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The Sun's Movement Along the Horizon

Sun movement

Except for the times around the Solstices (Sun standstill), each day, the Sun rises and sets in a slightly different place along the horizon. The above animated picture shows the movement of the Sun over one year at a lake near Sig's home when he lived in Greensboro, Vermont. On each of the Eight Days, Sig went out, stood in the same place on a cement dock and took essentially the same picture each time. He used the same camera and wide-angle lens, and framed the picture with two tall cedars on the left horizon and the tip of the dock in the lower left.

Notice that the Sun doesn't travel an even pace along the horizon throughout the year. It's analogous to the travel of a pendulum. At both extremes, it actually stops. These are the Solstices. The Sun/pendulum stands still. Then it falls and begins to gain speed. In half of the days between any Solstice and Equinox, the Sun only travels 30% of the distance along the horizon.

The pendulum continues to gain speed, and by the Equinox (when the pendulum is directly below your hand), the Sun is travelling its own diameter each morning along a level horizon! Then the pendulum goes upward mirroring its downward swing only slowing down until it reaches the next standstill.

Now we're ready to ask the question, where will the Sun come up anywhere on Earth on any day of the year with any angle of elevation to the horizon?

Solstices & Equinoxes

Sun paths

Orthographic projection is one way to figure out where the Sun will come up at any latitude. While it probably is possible to follow the steps presented here just in your mind… PLEASE DO NOT YIELD TO THIS TEMPTATION!


This information is essential to any geomancer who wants to connect their site with the heavens. Orthographic Projection can show you where the Solstice, Equinox and Cross-quarter day Sunrises and Sunsets will take place anywhere on Earth. When this section is complete, you will be able to get this Sunrise and Sunset information for any day of the year at your latitude.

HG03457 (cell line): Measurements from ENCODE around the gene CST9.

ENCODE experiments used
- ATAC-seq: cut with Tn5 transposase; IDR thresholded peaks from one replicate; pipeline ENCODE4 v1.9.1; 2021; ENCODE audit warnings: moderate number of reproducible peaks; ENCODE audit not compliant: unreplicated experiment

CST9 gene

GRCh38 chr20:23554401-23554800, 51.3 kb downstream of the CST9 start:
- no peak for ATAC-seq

Let's start with the following question, using the latitude of Avebury (51.26°N), Stonehenge and Glastonbury (both 51.09°N):

Given a level horizon, at what azimuth (number of degrees from True North in a clockwise direction) does the Summer Solstice Sun rise at a latitude of 51°?

How to calculate


Imagine you are standing at point C, a sacred space on the 51st latitude (in England, Avebury, Stonehenge and Glastonbury are all at this latitude). You are looking South. In Fig.1, a line drawn over your head from true North to South is called the meridian.

As the figure is looking South, West comes out of the screen towards you, the reader. East is on the other side of the figure, or towards the back of the screen.


Draw the latitude (51 degrees) from North. The line should intersect the North/south line at C. (If you live South of the Equator, you need to do the mirror of this – have the person looking North, enter the latitude to the South, etc.)

Everywhere on Earth, the Equinox Sun rises due East and sets due West. At noon on that day, the Sun is exactly 90° to the latitude you are on.